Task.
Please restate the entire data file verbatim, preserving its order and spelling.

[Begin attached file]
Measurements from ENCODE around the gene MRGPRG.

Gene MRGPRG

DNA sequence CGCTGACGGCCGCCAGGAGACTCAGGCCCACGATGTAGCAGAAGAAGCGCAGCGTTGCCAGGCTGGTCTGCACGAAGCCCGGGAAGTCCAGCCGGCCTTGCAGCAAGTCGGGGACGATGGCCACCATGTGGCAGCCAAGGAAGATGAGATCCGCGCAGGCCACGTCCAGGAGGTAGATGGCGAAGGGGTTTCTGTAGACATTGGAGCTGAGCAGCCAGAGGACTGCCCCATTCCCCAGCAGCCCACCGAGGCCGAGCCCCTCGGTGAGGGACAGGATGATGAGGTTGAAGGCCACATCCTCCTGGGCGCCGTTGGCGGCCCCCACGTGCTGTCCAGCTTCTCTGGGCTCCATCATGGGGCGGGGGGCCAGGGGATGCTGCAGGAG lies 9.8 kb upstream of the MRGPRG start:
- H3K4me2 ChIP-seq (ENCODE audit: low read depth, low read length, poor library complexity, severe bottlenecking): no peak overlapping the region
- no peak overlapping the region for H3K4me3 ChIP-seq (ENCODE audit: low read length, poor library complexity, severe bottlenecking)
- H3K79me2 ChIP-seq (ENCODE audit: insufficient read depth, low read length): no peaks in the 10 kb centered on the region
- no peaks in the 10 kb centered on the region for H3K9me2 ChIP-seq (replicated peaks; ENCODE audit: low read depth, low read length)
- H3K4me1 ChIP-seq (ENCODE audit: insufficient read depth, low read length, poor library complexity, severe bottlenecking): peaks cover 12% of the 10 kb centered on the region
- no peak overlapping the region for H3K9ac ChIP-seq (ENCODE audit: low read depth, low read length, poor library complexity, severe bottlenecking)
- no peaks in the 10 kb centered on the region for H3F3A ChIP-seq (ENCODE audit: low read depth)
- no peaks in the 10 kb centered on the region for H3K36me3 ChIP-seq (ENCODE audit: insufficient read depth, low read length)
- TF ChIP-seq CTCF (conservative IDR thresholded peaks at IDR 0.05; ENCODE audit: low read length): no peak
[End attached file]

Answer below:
Measurements from ENCODE around the gene MRGPRG.

Gene MRGPRG

DNA sequence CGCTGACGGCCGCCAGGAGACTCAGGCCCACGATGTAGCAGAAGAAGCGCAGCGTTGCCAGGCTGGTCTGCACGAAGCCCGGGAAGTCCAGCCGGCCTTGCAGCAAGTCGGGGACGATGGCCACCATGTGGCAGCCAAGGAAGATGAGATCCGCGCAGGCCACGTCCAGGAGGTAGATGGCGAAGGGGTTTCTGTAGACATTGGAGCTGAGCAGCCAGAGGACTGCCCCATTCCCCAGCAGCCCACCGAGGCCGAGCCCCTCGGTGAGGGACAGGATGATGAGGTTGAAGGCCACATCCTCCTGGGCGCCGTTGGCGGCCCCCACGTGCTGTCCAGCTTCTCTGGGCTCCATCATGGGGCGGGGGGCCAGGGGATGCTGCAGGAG lies 9.8 kb upstream of the MRGPRG start:
- H3K4me2 ChIP-seq (ENCODE audit: low read depth, low read length, poor library complexity, severe bottlenecking): no peak overlapping the region
- no peak overlapping the region for H3K4me3 ChIP-seq (ENCODE audit: low read length, poor library complexity, severe bottlenecking)
- H3K79me2 ChIP-seq (ENCODE audit: insufficient read depth, low read length): no peaks in the 10 kb centered on the region
- no peaks in the 10 kb centered on the region for H3K9me2 ChIP-seq (replicated peaks; ENCODE audit: low read depth, low read length)
- H3K4me1 ChIP-seq (ENCODE audit: insufficient read depth, low read length, poor library complexity, severe bottlenecking): peaks cover 12% of the 10 kb centered on the region
- no peak overlapping the region for H3K9ac ChIP-seq (ENCODE audit: low read depth, low read length, poor library complexity, severe bottlenecking)
- no peaks in the 10 kb centered on the region for H3F3A ChIP-seq (ENCODE audit: low read depth)
- no peaks in the 10 kb centered on the region for H3K36me3 ChIP-seq (ENCODE audit: insufficient read depth, low read length)
- TF ChIP-seq CTCF (conservative IDR thresholded peaks at IDR 0.05; ENCODE audit: low read length): no peak